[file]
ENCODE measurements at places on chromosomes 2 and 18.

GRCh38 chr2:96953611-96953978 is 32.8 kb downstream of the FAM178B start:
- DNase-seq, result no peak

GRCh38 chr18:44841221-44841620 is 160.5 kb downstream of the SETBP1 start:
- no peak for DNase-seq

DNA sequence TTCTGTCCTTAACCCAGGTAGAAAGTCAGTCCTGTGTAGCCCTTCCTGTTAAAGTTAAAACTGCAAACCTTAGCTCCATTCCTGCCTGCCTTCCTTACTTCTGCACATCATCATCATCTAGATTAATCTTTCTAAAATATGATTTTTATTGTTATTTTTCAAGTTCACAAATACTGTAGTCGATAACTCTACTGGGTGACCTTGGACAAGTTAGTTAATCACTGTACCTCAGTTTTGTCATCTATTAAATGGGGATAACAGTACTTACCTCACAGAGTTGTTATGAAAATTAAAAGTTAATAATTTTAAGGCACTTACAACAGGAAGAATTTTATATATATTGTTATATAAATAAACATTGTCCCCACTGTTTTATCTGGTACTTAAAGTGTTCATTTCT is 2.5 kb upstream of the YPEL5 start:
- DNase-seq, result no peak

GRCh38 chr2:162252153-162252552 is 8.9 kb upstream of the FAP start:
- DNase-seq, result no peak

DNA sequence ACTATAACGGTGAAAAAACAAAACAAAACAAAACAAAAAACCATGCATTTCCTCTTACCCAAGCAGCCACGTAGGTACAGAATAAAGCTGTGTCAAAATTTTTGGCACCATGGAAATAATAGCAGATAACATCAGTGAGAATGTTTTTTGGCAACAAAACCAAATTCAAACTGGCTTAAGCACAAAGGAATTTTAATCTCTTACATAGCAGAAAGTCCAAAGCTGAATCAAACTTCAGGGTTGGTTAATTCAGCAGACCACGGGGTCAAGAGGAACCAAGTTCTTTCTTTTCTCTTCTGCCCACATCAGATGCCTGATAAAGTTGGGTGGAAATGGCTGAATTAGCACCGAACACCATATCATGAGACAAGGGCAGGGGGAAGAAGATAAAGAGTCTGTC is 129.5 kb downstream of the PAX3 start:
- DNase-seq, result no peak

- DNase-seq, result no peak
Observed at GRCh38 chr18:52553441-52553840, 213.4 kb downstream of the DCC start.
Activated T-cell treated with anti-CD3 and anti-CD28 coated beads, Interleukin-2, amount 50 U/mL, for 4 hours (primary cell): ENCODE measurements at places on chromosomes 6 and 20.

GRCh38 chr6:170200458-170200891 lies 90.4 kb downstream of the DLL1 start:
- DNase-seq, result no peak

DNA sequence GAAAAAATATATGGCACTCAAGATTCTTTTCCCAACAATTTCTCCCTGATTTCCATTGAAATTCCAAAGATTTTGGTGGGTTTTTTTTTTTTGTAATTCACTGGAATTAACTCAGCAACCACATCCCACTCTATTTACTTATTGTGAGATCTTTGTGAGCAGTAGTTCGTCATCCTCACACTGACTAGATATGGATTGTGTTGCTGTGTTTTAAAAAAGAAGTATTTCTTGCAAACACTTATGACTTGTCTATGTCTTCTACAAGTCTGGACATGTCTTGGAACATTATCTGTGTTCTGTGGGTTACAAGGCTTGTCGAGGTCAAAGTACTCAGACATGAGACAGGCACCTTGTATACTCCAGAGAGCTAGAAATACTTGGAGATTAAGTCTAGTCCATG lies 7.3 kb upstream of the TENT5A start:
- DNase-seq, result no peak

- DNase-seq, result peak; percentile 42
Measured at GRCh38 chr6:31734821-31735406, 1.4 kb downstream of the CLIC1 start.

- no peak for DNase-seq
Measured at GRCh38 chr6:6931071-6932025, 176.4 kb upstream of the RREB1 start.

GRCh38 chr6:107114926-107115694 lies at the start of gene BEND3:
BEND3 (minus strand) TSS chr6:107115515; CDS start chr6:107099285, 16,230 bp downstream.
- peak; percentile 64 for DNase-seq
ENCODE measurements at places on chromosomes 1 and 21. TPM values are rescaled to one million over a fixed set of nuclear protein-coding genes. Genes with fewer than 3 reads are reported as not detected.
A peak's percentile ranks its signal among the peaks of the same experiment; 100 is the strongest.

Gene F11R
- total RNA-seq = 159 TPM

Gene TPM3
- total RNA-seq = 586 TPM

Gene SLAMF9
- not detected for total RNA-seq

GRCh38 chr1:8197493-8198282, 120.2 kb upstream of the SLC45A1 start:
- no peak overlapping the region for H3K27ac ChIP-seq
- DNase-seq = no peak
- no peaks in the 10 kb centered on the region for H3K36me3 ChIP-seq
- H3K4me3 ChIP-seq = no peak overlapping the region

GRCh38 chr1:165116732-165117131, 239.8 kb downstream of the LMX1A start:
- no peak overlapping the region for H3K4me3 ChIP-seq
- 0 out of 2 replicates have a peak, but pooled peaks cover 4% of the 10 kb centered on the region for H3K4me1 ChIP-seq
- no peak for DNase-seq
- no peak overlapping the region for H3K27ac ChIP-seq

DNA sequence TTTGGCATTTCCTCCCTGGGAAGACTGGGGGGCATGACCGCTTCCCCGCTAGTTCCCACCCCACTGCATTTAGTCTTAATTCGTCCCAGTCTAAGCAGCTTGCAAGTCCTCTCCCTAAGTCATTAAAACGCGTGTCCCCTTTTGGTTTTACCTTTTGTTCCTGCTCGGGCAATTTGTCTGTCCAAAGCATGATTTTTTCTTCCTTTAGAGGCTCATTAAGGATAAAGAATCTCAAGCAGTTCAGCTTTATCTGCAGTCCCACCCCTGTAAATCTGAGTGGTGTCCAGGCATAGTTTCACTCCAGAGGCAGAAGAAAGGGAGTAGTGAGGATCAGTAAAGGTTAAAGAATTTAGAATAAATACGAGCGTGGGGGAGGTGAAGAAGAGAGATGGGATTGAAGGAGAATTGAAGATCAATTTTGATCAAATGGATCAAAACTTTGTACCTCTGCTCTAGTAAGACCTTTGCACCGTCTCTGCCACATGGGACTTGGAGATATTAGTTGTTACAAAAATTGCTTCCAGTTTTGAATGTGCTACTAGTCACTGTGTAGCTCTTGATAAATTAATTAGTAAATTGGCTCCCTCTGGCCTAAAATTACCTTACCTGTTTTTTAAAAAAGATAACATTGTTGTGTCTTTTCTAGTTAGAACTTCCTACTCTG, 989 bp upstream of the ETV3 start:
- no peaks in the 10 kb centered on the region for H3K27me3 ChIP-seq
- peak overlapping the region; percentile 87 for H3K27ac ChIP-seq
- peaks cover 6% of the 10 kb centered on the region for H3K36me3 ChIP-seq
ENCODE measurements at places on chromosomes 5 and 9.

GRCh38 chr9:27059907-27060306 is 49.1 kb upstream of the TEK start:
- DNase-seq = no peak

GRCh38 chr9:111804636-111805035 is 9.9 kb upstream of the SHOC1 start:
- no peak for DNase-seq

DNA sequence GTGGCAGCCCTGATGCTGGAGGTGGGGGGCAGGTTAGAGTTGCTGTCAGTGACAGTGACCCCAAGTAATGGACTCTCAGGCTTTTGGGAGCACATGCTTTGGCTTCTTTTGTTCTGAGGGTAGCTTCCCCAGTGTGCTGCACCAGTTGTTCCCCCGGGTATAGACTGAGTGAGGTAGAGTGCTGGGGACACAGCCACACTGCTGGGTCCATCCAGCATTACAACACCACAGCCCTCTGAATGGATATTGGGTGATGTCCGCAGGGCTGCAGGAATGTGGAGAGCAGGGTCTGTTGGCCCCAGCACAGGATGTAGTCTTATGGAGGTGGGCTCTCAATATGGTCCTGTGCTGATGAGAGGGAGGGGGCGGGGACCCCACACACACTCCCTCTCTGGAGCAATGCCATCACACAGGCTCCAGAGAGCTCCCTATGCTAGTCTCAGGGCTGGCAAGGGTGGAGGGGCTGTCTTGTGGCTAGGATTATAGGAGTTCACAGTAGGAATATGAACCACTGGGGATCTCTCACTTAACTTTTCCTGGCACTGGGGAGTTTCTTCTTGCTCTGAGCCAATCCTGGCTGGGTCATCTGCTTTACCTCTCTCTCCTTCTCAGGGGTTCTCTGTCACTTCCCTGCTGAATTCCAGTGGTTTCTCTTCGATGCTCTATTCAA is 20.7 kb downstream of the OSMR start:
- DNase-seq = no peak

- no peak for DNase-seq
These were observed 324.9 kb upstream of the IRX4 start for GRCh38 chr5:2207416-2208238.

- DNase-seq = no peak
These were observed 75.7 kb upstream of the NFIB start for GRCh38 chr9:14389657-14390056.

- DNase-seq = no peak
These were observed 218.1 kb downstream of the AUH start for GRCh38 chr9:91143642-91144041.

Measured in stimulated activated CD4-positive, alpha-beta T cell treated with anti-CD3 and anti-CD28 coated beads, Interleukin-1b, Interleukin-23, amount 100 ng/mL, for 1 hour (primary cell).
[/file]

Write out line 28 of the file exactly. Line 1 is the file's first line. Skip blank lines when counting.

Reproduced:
Gene F11R